I made these with my four year old who had fun putting the almonds on. These were really easy cookies to make. They were an after school snack for my older two and everyone loved these! Picky husband hasn't had one yet but I bet he will like them too. They are somewhat soft and chewy and have a delicious flavor.

I had to share this picture because it really makes me smile, such a goof ball my youngest is! Be sure to check out My Kitchen My World to see what other Iraqi dishes people picked to try, and feel free to join us on our culinary world tour :) -- our March destination is Finland!

Dr. Seuss 2

this little treat came from the Green Eggs and Ham Cookbook. i check out this cookbook every year from my library... there are lots of fun recipes in it!
this will be our little snack this afternoon after nap and school. as a kid, wasn't it fun to have a surprise when you walked in the door? today, blueberry bumplings are their surprise!

Treasures and the Last Days of Summer

Once a year the local fire brigade has a big fundraiser.  The whole town gets together on this day to devour sausages, pop their children on deflating jumping castles, and most importantly, buy each others donated junk. SOOOOO much quality junk.  It's like a tiny  fair, with an auction and bits and pieces for sale. Delicious scones and jam, silent auctions of donated goods (we won some great wine), and did I mention quality junk?  The kids all bought a little something with their pocket money. I just love it. I was trying to be restrained this year but overdid it on the books. Who can resist fill a bag for $3? And 50cents for 80s records, treasure I tell you!

I now have a bulls head (fake) to go with the Queen of the Rancho (I know it's just a loan sister).  Who could resist? I also acquired some lovely porcelain Mexican items to put in my succulent collection. Are you seeing the quality?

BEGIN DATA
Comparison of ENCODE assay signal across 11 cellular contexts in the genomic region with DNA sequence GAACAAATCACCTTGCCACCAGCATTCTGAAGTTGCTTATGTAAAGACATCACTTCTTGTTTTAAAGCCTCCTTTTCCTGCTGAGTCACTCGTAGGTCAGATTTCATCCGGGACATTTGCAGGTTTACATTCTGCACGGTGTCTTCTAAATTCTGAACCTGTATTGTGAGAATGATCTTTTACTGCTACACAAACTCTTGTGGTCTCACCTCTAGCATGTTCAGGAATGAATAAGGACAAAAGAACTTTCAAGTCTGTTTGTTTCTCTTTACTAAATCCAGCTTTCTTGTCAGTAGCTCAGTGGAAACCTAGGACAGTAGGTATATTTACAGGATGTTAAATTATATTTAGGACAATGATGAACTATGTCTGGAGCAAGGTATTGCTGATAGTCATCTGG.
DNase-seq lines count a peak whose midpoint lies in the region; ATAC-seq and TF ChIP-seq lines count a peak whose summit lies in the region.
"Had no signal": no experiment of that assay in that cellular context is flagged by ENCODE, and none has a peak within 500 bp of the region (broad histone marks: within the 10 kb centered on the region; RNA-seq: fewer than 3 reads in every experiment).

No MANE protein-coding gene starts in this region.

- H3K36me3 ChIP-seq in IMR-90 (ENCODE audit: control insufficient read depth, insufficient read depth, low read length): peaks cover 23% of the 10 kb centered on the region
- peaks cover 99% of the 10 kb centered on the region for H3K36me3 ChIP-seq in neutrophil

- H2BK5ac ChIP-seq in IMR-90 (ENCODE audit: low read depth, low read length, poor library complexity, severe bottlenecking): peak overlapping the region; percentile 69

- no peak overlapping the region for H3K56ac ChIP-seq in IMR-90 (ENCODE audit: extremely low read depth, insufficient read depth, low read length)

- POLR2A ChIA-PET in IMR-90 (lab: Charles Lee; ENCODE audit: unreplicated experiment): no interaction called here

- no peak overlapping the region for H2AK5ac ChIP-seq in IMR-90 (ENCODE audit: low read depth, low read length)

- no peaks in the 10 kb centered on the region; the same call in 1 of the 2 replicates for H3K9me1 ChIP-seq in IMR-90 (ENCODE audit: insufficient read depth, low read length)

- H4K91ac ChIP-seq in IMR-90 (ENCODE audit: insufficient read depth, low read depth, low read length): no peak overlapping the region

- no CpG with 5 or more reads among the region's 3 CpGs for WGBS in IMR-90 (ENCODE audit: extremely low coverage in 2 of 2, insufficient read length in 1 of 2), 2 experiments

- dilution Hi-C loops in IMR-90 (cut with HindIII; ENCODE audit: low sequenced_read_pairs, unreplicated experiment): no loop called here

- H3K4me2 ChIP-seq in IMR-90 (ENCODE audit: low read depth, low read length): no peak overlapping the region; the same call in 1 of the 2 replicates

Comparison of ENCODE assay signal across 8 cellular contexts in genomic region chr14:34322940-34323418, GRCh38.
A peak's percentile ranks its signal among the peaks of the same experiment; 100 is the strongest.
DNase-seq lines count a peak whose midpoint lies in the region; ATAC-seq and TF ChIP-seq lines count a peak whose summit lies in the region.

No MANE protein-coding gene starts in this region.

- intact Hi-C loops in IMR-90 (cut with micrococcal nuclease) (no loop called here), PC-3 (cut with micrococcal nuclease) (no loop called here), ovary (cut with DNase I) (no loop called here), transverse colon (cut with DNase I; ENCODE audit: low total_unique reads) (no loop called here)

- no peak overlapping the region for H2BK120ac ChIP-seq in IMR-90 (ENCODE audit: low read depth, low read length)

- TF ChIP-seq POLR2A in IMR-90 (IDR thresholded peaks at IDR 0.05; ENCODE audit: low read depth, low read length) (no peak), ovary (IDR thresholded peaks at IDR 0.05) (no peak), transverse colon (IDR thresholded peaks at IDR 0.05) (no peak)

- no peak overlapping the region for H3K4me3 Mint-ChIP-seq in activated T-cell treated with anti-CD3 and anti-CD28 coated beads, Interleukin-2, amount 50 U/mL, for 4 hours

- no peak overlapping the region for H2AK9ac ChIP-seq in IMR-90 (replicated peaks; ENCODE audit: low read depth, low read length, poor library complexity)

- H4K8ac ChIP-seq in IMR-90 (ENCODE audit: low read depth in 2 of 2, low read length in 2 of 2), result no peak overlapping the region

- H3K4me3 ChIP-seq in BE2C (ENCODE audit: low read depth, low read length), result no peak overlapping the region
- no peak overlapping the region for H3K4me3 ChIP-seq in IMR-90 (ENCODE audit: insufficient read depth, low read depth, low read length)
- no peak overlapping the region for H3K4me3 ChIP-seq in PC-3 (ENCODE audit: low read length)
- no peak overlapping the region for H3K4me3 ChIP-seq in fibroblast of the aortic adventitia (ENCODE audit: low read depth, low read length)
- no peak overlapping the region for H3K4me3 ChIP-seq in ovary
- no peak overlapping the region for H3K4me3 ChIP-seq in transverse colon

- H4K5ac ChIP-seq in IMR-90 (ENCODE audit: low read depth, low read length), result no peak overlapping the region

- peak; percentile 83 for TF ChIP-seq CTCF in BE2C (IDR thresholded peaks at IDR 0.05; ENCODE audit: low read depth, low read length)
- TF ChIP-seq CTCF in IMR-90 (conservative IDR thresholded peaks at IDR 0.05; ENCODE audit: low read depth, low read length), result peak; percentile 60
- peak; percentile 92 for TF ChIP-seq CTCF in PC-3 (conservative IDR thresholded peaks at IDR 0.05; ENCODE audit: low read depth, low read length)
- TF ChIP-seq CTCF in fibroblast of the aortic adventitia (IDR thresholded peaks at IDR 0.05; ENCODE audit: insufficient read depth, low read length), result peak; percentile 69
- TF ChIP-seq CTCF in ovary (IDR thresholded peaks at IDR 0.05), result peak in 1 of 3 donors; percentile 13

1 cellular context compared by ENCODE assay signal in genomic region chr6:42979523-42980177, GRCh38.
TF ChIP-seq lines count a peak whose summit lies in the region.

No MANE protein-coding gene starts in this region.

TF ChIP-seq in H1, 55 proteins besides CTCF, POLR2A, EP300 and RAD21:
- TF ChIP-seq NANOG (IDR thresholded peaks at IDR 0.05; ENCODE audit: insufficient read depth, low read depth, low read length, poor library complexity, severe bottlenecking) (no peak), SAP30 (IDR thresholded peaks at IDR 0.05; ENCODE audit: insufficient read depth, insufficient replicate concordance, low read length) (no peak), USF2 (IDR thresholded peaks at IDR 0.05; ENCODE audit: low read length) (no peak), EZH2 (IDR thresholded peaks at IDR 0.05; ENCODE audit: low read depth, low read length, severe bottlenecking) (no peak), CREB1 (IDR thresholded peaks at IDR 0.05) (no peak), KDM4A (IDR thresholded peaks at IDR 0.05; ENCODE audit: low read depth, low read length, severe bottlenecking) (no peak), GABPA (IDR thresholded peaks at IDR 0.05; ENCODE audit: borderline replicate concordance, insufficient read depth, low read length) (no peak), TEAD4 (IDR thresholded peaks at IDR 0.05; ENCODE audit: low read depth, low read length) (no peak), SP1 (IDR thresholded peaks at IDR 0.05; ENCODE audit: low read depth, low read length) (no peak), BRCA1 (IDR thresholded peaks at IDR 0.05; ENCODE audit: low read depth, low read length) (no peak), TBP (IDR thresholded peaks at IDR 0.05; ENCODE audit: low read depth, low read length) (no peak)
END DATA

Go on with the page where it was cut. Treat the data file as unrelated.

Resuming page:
The big Bowerbird mentioned she would like a desk for her room this week and voila, as I walked up to the Auction stand no one was bidding on this treasure. Sold to the ecstatic looking lady for $5. I love the auction, watching who will buy what, and wondering how much items will sell for. I could have bid a bit higher on that lovely door mirror, but there's always next year... 

The family laugh at my keenness to arrive early so as to nab the best bargains, poor dad is quickly placed on kid duty as I nudge my way into the crowds. I even left a guest with baby to arrive early, it was 10am and we did find her easily when she arrived later (yes I am feeling a little guilty). All those old wordly goods, I just love to look and wonder who owned them before. What stories they could tell. What they say about our town and its history.

All the kids got their faces painted, this is post long hot day but you get the idea. One cat, one owl and a monster.

 Then to cool off, a wicked water fight. Luckily I was holding the camera and hence untouchable.


 Then we sat with a beer on the verandah bathing in golden sunlight, watching the children slurp quickly melting icy poles.

A perfect day.